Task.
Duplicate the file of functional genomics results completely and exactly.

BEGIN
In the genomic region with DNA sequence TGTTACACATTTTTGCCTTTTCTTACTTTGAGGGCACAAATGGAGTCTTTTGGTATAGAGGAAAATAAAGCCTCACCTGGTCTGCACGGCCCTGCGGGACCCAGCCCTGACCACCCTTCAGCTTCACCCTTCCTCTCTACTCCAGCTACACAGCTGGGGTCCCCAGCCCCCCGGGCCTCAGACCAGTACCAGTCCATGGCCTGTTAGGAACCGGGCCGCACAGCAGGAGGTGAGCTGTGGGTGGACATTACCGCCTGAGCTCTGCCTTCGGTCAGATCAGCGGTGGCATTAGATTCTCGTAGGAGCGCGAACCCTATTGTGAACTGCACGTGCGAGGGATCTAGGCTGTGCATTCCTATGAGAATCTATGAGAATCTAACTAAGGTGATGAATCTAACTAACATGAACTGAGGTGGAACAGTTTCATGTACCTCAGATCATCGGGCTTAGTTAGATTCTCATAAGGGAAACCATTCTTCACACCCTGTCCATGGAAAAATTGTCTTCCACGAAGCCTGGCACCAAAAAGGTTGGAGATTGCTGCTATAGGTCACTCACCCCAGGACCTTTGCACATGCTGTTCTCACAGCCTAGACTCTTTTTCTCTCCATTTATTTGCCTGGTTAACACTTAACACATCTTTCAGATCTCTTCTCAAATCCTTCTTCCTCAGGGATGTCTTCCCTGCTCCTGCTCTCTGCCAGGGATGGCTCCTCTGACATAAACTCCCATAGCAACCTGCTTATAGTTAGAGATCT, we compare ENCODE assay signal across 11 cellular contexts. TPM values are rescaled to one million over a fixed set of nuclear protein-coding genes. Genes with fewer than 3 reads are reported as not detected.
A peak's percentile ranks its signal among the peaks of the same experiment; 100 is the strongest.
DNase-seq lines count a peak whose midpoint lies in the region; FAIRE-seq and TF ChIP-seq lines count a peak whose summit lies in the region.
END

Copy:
In the genomic region with DNA sequence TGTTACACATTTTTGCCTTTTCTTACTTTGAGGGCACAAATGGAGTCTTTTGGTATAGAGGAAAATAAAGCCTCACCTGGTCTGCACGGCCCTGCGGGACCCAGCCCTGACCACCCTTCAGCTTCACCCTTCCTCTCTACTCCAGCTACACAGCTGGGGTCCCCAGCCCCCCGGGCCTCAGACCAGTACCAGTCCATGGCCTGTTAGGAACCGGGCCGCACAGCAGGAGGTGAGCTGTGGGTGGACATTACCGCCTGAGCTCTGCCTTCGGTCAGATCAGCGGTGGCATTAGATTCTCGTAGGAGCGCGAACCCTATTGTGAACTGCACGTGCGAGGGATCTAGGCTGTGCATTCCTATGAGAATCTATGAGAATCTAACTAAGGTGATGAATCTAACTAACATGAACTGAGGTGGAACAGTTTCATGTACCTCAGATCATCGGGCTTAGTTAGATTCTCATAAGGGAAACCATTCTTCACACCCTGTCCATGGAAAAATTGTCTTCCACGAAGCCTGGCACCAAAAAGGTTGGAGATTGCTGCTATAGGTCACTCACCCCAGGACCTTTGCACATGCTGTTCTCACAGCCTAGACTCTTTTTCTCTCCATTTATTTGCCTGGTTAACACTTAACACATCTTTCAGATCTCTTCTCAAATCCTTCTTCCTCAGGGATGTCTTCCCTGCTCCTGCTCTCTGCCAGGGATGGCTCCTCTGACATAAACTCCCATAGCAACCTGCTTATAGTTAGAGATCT, we compare ENCODE assay signal across 11 cellular contexts. TPM values are rescaled to one million over a fixed set of nuclear protein-coding genes. Genes with fewer than 3 reads are reported as not detected.
A peak's percentile ranks its signal among the peaks of the same experiment; 100 is the strongest.
DNase-seq lines count a peak whose midpoint lies in the region; FAIRE-seq and TF ChIP-seq lines count a peak whose summit lies in the region.